One of my favorite days of the year is when my copy of the Journal of Roman Archaeology arrives. It’s the only academic journal to whichI have subscribed for nearly my entire professional career.
There is something unmistakably punk rock about it.It comes out once a year in two thick volumes: one is dedicated to articles and reports; the second volume contains substantial reviews of all the books. The layout of the journal is remarkable. It is single column with narrow margins, and a slightly awkward space between each, indented paragraph. Article titles are in bold, 16-point font, and full footnotes in a slightly smaller font throughout. The font looks to be Garamond or some other generic humanist font. If someone told me that the journal was laid out in Microsoft Word, I’d believe them. The journal has an irregular and, frankly, confusing online presence. I think now, it’s officially distributed by Cambridge University Press, but as far as I can tell they don’t have the table of contents for the most recent volume available on their web site. For that, you need to go to the official Journal of Roman Archaeology website which offers a pdf of the books reviewed and table of contents. Whether the experience of the JRA is an exercise in punk archaeology or just a kind of studied minimalism designed to draw attention to matter of “substance over style,” it remains a one of a kind document.
This year’s volume is full of valuable contributions. So far, I’ve three stand out.
1. M. McCormick, “Tracking mass death during the fall of Rome’s Empire (Part 1).” This is the first part of a two part article that draws upon the first comprehensive catalogue of mass burials in the Late Roman world. The catalogue will appear in the 2016 volume of the JRA (and, promisingly on the Cambridge Journals Online website). McCormick offers a typology of mass graves that distinguished between graves that received multiple burials over time and those and received multiple burials at once. More importantly, he has taken the first steps toward demonstrating that the plagues that swept the Roman Empire in the 6th to 8th century produced more mass burials that in the preceding centuries and likely had a significant impact on the structure of the population throughout the Roman world. Some of the remains in these mass burials tested positive for Yersinia pestis which is a strain of the bacteria associated with the bubonic plague. McCormick is careful not to overstate the significance of these findings, but they do offer a valuable first steps toward understanding the change in public health during a period punctuated by invasions, natural catastrophes and wide-spread social and political disruption. Far from seeing the transformation of the Roman world as a result of disease alone, this work could soon contribute to our understanding of social change during this dynamic period in antiquity.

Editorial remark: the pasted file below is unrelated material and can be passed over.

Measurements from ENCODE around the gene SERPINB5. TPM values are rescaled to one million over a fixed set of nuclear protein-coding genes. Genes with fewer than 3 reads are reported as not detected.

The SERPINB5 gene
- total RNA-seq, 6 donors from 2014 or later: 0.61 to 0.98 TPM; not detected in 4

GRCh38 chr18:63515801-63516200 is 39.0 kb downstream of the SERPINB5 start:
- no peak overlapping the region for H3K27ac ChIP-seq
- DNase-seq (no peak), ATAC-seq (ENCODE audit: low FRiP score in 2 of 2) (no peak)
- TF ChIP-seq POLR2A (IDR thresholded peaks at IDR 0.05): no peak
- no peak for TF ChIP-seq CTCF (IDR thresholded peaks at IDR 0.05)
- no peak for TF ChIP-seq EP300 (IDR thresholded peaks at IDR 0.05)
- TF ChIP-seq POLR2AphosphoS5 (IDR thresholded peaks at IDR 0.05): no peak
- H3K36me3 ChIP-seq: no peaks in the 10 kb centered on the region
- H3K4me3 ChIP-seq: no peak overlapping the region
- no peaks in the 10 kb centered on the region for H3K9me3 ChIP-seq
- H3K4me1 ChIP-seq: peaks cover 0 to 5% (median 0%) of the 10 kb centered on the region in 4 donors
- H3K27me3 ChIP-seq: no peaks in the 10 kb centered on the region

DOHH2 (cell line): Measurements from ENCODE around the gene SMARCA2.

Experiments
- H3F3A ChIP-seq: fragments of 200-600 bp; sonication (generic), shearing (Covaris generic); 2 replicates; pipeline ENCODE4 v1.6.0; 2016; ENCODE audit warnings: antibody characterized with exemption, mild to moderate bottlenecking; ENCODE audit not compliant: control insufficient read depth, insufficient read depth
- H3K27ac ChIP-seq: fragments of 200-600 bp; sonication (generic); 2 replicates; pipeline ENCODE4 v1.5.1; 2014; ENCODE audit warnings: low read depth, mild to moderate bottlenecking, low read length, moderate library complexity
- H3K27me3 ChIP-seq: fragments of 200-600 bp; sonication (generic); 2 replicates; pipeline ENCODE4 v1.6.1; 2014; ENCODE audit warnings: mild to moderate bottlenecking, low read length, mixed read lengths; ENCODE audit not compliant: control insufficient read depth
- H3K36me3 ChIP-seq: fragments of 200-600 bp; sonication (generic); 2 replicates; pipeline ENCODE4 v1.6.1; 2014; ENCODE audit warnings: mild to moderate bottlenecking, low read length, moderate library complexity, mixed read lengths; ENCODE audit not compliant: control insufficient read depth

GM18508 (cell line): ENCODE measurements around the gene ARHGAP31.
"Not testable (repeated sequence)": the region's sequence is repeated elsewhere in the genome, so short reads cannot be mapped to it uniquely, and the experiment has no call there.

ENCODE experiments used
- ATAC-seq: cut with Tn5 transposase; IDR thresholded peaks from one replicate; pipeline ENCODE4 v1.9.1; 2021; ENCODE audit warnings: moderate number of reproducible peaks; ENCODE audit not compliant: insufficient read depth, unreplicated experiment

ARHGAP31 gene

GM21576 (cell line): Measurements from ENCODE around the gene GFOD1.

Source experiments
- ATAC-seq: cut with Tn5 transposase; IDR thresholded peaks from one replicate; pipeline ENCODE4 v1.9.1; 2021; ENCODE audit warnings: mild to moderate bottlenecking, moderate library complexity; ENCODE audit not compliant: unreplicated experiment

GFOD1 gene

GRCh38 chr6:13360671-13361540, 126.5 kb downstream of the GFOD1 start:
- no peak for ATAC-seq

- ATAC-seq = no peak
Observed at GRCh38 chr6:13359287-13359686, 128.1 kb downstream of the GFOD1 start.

2. E. Öğüş, “A Late Antique Fountain at Aphrodisias and its implications for spoliation practices.” This article sits at the intersection of two of important trends in the study of the Late Roman world: the use of spolia and the use of water. Öğüş examines in detail the use of spolia in the “South Agora Gate” fountain and argues that some, selective defacing of images occurred to make spoliated parts of the fountain more acceptable to a Christian audience. It appears that defaced deities were those either that had recently received blood sacrifice, were closely related to the central cults of the community (e.g. statues of Aphrodite) or those depicted in formally religious contexts (as opposed to mythological narratives). At the same time, the fountain itself was not just an ad hoc structure, but showed the deliberate elaboration including teh reconstruction of an elaborate pediment. Finally, the widespread practice of constructing elaborate fountains in Late Antiquity might reflect the growing importance of local water sources in cities where seismic events had disrupted regional systems of aqueducts that had historically provided water to these communities. As local fountains became more important in providing water for the city, they attracted the attention of the civic elite eager to present themselves as patrons of the community.
3. M.E. Hoskins Walbank, “Inequality in Roman Corinth.” Any time you see the name of one of the long-time Corinth excavation members reviewing a work on Corinth you expect a show! Unfortunately (or maybe fortunately) there was very little show in Mary Walbank’s review of S.J. Friesen, S.A. James, and D. N, Schowalter edited volume, Corinth in Contrast: Studies in Inequality (Brill 2014). The book was the third produced from a series of conferences that brought scholars of the New Testament together with scholars of the Corinthian archaeology, and Walbank’s review was largely positive, praising both this work and the previous two volumes for contributing to our understanding of the Roman period at this important site.
The only paper that she was rather critical of was by William Caraher (who is he?), but her critiques were largely fair. As long-time readers of this blog know, my paper looked for evidence for resistance in Late Roman Corinth and pushed the existing archaeological evidence beyond what it probably could sustain. Walbank suggested that my efforts to draw on theory to fill in for absent “firm evidence” was unsuccessful. She might be right, but the paper was fun to write and present nonetheless.
So, go check out the most recent volumes of the Journal of Roman Archaeology, celebrate it’s punk rock style, and enjoy the annual review of all things remarkable in Roman archaeology.